lamb-leftHumane Religion Magazine
from Humane Religion September - October 1998 Issue


This article was written by The Rev. Laura Durham, pastor of St. Andrews Presbyterian Church, and was first printed in the Macon Telegraph. Used by permission.

In honor of St. Francis [of Assisi] and his sense of deep connection with animal life, we're going to conduct a community animal blessing on the grounds of St Andrew's as a prelude to Be Kind To Animals Week.

Catholic and Episcopal churches have long held animal blessings, often in conjunction with St. Francis of Assisi's birthday. But in more recent religious traditions, animal blessings are rare. That may reflect our lack of understanding of the place of animals in the creation. Francis understood that God created all creatures to live in harmony and share the good earth together. He understood that animals are meant to be respected and their habitat protected, not to be hunted and killed for sport or to be abused or neglected.

I think it's significant that the Macon Animal Shelter is located next to the city's landfill. Animals are dumped off like refuse without value, and the shelter is forced to destroy nearly 90 percent of the approximately 6,000 animals dropped off or picked up annually. It's heartbreaking to see all the unwanted dogs and cats lose their lives. It's heartbreaking for the folks at the shelter to have to put them down.

It seems that a great many people in our community have little or no respect for animals. Wildlife is forced into ever fewer areas of habitat to make room for more new developments. Factory farmed animals live in the most horrifying conditions imaginable. How have we as a community, including the churches, become desensitized to the basic needs of God's creatures? Are not animals entitled to lives free of suffering caused directly or indirectly by human beings?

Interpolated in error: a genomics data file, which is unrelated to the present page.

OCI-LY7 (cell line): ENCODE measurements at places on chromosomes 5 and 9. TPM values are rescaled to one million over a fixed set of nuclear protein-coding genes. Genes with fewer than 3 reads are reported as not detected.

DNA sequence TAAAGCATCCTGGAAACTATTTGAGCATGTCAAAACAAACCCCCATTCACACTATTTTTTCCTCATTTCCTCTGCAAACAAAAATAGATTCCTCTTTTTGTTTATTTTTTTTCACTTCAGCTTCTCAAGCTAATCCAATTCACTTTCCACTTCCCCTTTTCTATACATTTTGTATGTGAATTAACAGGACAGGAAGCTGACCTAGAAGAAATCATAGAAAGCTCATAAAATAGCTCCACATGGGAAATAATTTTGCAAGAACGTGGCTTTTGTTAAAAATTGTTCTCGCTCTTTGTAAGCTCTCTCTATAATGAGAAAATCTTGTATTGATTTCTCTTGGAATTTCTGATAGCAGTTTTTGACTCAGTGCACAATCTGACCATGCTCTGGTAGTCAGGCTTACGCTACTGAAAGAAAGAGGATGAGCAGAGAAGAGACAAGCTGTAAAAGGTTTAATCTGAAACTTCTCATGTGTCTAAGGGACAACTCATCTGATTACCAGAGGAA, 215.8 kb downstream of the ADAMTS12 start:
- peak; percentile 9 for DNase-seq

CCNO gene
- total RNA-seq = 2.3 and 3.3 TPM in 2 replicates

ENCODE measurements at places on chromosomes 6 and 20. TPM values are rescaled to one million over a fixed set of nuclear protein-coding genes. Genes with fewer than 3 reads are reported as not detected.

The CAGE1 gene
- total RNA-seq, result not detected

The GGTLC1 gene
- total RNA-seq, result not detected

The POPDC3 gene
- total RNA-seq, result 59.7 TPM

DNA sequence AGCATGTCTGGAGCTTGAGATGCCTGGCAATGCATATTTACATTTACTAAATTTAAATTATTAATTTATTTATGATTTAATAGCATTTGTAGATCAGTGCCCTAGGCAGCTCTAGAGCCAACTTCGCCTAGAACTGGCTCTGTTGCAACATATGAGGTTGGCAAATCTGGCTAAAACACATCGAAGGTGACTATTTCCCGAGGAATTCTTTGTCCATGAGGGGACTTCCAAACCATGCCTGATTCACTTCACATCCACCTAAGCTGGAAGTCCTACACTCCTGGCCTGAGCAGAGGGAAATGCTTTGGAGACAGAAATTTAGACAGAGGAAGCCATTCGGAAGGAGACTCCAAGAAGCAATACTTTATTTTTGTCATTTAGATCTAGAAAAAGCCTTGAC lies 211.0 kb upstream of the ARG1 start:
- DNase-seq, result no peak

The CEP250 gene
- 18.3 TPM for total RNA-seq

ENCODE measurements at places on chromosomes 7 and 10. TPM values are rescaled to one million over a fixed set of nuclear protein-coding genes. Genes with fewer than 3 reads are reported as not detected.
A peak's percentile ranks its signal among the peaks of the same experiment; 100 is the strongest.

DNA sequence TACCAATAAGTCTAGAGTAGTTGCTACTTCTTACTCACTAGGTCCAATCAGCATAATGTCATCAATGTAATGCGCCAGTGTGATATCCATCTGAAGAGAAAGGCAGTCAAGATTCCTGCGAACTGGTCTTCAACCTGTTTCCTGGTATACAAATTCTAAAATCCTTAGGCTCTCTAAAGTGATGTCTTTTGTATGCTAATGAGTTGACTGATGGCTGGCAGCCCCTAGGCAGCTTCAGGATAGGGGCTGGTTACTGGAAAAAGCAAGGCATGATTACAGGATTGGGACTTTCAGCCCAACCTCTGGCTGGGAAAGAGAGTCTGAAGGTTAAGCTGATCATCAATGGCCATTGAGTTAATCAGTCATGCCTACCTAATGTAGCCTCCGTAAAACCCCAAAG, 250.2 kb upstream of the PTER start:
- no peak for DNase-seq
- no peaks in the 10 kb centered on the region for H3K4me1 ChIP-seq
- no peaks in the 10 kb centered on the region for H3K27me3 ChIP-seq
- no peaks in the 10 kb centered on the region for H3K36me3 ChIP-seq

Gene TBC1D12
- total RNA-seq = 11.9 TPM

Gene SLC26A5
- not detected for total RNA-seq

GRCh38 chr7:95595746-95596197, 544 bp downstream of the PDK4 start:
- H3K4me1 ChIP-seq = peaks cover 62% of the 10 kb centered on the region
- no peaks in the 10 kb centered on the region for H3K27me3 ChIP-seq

It's well known that there is a correlation between abuse of animals and violence against humans. Children who are not loved and respected by their families are more likely to abuse animals than well-treated children. Like children, animals who develop behavior problems have in all likelihood been mistreated or neglected by their caretakers.

Pets ask little from their companions except food, water, shelter and a little attention. They give endless love to us and are more sensitive to our moods than our closest family members! Isn't it time people of faith led the way in showing to the community how much God cares for animals? Isn't it time we took responsibility for teaching children to care for and respect the rights of animals of all kinds to a decent life?

Isn't it time we helped find good homes for unwanted animals and reduced needless pain and suffering? Isn't it time we recognized that teaching children to shoot animals desensitizes them to violence and killing?

Blessing the animals gives us an opportunity to honor our companions in life and reminds us of God's love for the whole creation. #

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